As I've been writing these reviews for a while now, I've found it's difficult to rationalize scoring a game with my system for the single player campaign alone, especially one so short. There is no denying that much of the lure and addictiveness of Black Ops lies in online multiplayer. It seems like most people, or at least people I've talked to, don't even bother with the campaign but rather jump straight online. But seeing as that's not an issue for me, the point is moot. I will say that I enjoyed the single player campaign in Black Ops more than any version since the original Modern Warfare. It was good fun, but ultimately is just more of the same Call of Duty, just with a different coat of paint.
  
Cheers,
Si

Score = 8.6 / 10

Thursday, January 6, 2011

Resident Evil 5: Gold Edition (7.2/10)

Ohhhhhhh Lord, I’m dreading writing this one. It’s kinda hard to explain, but either Resident Evil 5 is suffering from some sort of bizarre, crisis of conscious, schizophrenic, delusions of grandeur, twilight zone mind job…. or I am. It’s weird, I’ve beaten this game several times now, but it drives me absolutely freaking nuts every time! And yet, I have a funny feeling I'll play it again eventually...

Resident Evil is known as the quintessential survival horror series, the one that arguably started the modern craze. But over multiple mediums (games/comics/movies/animes etc) and so many installments, the canon has gotten... well, more than a little convoluted. I still don’t really know what’s going on! Basically, there is another outbreak of zombie fever, this time somewhere in Africa.

Chris Redfield (one of the main protagonists in the series, he and Leon Kennedy seem to swap back and forth for each game) hits the ground running with a new partner, Sheva Alomar. Their mission: stop an annoying douchebag (with probably the worst voice-over ever…) from selling a bioweapon on the black market. The intrepid new duo then have to follow the breadcrumbs trailing the evil Umbrella Corporation all the while fighting through wave after wave of psuedo-zombies called "Majini’ and increasingly larger bosses. The Majini are innocents, cruelly infected by a parasitic virus engineered as a weapon. I don't want to give away too much as it takes some reasonably clever twists and turns, but there are so many "Huh, WTF?!?" moments that it loses whatever momentum it manages to build up.

In an interesting design decision that ultimately falls flat, RE5 was designed to be co-oped. Sheva, whether controlled by a friend or the computer, is always with you. But man, when playing with the computer there are some real problems. First, the ally AI sucks. She's pretty useless. For example, you can swap weapons and ammo back and forth. This would be great but for the fact that the computer will only use the pistol, not the machine gun or other situation sensitive armament. It's pretty moronic. She will do things like heal you if you are in trouble, but all too often it's the other way around. After messing around with it for a bit you'll soon understand, she ends up being a glorified pack mule.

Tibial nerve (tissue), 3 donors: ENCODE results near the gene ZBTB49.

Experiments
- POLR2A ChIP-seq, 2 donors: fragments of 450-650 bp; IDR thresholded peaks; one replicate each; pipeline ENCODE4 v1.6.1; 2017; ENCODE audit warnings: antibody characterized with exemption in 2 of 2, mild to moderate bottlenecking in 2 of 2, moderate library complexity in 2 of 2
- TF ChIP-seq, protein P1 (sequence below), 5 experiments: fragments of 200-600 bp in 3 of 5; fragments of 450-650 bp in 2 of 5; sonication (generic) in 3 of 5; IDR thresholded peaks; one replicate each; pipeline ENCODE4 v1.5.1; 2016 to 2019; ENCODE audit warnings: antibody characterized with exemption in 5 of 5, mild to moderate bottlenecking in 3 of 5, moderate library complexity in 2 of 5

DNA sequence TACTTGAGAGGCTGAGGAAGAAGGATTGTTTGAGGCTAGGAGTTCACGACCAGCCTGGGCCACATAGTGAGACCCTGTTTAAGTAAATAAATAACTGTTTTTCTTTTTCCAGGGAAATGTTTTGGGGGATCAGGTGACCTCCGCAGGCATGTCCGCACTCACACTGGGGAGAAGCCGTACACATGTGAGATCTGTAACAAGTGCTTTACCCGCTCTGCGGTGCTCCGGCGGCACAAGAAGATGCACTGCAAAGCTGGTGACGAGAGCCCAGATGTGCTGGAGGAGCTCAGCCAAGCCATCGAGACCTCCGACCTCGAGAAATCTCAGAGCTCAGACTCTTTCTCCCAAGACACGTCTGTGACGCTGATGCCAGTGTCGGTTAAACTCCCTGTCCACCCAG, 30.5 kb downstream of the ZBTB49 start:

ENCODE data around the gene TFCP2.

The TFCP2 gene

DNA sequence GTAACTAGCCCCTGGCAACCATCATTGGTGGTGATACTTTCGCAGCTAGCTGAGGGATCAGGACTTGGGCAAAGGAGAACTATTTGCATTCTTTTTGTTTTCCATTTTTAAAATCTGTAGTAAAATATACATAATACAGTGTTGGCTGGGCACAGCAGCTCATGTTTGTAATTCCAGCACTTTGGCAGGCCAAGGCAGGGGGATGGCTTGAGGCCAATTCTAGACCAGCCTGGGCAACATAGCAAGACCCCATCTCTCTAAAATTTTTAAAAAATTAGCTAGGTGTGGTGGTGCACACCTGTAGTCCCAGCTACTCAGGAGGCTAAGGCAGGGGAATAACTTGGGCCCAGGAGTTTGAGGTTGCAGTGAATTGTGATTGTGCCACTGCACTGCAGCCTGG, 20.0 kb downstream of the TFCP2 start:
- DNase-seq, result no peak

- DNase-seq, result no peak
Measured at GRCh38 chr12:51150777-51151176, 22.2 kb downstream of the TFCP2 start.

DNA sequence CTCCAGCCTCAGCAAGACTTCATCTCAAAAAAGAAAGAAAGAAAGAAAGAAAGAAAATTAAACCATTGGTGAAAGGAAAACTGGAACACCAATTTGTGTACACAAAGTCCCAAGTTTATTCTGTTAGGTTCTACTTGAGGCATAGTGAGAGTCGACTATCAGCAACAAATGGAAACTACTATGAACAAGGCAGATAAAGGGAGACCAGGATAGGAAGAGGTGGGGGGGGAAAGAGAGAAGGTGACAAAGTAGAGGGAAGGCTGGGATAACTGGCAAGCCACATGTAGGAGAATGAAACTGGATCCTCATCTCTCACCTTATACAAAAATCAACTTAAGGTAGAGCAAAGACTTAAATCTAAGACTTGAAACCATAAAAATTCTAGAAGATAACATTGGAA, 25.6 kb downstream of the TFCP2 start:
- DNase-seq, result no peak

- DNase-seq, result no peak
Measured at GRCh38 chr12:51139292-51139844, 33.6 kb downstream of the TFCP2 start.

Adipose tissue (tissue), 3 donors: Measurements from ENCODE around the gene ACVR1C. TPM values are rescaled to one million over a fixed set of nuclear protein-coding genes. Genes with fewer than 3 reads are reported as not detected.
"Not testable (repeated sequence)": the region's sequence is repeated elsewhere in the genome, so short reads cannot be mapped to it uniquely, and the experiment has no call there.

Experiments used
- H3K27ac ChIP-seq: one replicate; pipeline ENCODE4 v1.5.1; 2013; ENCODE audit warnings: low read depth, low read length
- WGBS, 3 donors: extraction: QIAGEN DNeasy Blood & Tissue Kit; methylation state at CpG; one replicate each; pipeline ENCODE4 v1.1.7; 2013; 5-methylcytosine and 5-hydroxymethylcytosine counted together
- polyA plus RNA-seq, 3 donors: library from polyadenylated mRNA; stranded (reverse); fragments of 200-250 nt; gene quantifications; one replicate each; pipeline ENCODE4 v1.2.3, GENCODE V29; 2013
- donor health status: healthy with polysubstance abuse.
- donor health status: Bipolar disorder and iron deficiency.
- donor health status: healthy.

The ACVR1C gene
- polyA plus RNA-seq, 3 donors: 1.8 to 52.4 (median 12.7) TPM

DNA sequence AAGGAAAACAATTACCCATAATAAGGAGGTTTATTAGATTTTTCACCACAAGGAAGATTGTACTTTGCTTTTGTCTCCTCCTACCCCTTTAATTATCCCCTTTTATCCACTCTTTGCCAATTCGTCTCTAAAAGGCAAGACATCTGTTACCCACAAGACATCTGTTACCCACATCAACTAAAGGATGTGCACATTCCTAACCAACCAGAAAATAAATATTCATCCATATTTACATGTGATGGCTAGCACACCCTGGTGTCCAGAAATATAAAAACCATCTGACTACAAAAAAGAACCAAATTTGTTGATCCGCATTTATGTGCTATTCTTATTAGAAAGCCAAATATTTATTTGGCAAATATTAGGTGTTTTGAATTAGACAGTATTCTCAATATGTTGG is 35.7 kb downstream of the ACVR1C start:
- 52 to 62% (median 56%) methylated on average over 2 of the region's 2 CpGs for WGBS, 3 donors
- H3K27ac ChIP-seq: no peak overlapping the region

And even using her to carry your excess equipment and ammo fails! The inventory screen that comes up, but does not pause the action, is a 3x3 grid giving you 9 total spaces for weapons, ammo, health etc. But even trying to do something simple like getting two herbs together on the same grid to form a healing potion can cause you to pull your hair out! The other problem is you have to be right next to each other in order to trade anything. If things are getting hairy you'd best hope you have everything sorted because if you get attacked trying to equip weapons or ammo you'll find yourself completely buggered. This becomes more of an issue towards the end of the game. This is a real shame because if it was done better, the entire experience would have been far less frustrating.

But what is really crazy is that if you have someone to co-op the game with instead of the moronic AI, suddenly RE5 becomes playable! It truly can be a scary game. The tense actions sequences and scary moments are best shared with a friend. What was intensely annoying becomes intensely exciting! It can actually be a lot of fun if, that is, you can get past the crappy controls and the poor design decisions.

From a gameplay and design standpoint RE5 is hard to define. I’ve heard both positives and negatives about the controls. Personally, I think they suck. They work, sure, but are poorly designed and a pain in the ass. For example, you can’t run and gun at the same time. Are you freaking kidding me??? In this day and age?!? Seriously, it’s freakin daft. If I’m surrounded by fast ass zombies I’m going to want to be able to run the hell away while shooting… it leads to some incredibly cheap and frustrating deaths.

The infamous 'Quicktime' events are back as well. I've always been a fence sitter about QTE. I've found it works in some games, not so well in others. RE5 is, sadly, one of the latter. There are a lot of these moments, and they come up unexpectedly... which wouldn't be nearly so bad if not for the fact that you have to have reaction times in the neighborhood of 0.00000065 seconds to actually pull them off. If you don't, well, you get to watch it load and then all the animations again until you get the timing right. It's not challenging in any way, just annoying because all you are doing it learning a pattern... over and over again.